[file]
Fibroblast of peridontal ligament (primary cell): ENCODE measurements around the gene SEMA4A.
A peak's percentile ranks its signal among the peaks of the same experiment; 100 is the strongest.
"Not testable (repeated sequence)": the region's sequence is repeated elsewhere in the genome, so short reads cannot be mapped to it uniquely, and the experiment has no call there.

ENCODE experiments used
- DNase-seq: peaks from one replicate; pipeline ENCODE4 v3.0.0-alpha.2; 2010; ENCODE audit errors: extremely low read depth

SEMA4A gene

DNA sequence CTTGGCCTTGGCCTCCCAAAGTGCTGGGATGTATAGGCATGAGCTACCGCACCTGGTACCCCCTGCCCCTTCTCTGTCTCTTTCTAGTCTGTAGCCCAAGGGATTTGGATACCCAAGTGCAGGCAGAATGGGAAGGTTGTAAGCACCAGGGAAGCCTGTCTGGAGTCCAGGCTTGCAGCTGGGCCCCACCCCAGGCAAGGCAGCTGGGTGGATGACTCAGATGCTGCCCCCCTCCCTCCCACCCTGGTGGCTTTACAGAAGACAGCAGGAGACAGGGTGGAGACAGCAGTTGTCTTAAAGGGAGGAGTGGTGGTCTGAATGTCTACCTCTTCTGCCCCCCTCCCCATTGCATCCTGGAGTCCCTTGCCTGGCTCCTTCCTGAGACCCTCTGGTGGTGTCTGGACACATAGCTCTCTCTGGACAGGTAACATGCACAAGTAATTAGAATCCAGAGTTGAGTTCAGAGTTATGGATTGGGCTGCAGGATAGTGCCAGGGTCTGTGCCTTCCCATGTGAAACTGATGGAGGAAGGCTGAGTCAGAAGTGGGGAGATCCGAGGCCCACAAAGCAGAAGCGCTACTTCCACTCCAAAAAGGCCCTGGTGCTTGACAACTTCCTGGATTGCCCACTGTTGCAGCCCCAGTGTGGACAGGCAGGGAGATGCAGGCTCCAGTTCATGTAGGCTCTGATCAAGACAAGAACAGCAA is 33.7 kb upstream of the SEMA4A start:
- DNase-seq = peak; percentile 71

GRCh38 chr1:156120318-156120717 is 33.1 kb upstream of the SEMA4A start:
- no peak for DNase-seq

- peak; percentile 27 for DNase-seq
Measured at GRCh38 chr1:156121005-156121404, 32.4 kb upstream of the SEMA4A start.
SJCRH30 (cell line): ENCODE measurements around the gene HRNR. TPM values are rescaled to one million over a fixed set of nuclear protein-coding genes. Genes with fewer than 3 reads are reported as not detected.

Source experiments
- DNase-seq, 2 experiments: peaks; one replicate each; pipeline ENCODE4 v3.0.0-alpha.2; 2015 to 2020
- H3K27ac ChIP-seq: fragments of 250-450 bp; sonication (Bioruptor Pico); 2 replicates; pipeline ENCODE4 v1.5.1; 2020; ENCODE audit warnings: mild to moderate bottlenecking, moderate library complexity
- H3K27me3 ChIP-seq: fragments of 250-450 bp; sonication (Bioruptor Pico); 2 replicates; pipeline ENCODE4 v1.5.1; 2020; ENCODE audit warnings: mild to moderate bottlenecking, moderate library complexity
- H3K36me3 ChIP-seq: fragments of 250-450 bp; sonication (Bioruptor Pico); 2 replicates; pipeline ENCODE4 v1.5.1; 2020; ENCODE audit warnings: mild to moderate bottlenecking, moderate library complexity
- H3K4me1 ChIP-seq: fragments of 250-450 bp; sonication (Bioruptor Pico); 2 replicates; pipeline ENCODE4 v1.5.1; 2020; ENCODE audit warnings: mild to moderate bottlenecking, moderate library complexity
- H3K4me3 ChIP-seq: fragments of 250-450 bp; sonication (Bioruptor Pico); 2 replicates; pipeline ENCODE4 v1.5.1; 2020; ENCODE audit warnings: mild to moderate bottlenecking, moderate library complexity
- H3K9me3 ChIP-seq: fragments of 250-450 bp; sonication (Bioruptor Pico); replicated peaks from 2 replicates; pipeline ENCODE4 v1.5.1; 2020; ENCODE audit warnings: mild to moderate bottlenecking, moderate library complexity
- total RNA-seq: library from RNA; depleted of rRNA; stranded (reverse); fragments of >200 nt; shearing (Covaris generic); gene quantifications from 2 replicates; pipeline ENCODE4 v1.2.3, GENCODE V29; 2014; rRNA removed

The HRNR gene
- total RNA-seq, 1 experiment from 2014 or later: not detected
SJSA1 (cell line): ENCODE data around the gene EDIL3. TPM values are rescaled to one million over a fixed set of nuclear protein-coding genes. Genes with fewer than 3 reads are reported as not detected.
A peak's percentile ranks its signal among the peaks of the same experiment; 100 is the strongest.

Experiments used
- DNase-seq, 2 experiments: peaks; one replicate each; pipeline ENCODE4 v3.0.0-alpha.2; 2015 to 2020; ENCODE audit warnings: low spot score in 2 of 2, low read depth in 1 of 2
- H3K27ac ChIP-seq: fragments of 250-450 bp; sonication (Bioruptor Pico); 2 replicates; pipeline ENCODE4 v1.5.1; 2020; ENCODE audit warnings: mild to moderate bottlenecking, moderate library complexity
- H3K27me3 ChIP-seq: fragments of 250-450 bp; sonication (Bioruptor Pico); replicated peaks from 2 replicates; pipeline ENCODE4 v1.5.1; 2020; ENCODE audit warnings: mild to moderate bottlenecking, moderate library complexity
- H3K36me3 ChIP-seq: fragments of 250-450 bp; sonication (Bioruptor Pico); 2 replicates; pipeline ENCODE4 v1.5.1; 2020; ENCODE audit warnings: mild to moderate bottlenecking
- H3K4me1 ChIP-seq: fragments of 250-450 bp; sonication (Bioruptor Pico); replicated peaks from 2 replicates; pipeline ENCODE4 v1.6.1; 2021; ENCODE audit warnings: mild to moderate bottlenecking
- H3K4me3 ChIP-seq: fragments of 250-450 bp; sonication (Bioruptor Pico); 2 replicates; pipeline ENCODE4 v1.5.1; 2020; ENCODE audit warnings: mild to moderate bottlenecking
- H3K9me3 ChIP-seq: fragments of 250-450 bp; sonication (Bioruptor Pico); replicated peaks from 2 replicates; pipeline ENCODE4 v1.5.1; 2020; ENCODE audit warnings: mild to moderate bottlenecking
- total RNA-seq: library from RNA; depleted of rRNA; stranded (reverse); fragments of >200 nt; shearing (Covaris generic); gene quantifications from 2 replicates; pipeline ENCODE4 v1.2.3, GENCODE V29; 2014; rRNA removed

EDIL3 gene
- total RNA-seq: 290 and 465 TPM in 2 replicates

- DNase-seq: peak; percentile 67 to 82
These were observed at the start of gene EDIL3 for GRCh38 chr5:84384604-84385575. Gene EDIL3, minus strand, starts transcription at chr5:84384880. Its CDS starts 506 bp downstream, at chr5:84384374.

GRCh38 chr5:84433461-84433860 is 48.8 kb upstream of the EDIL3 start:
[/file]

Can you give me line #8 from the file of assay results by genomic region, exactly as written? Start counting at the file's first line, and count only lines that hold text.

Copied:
- DNase-seq = peak; percentile 71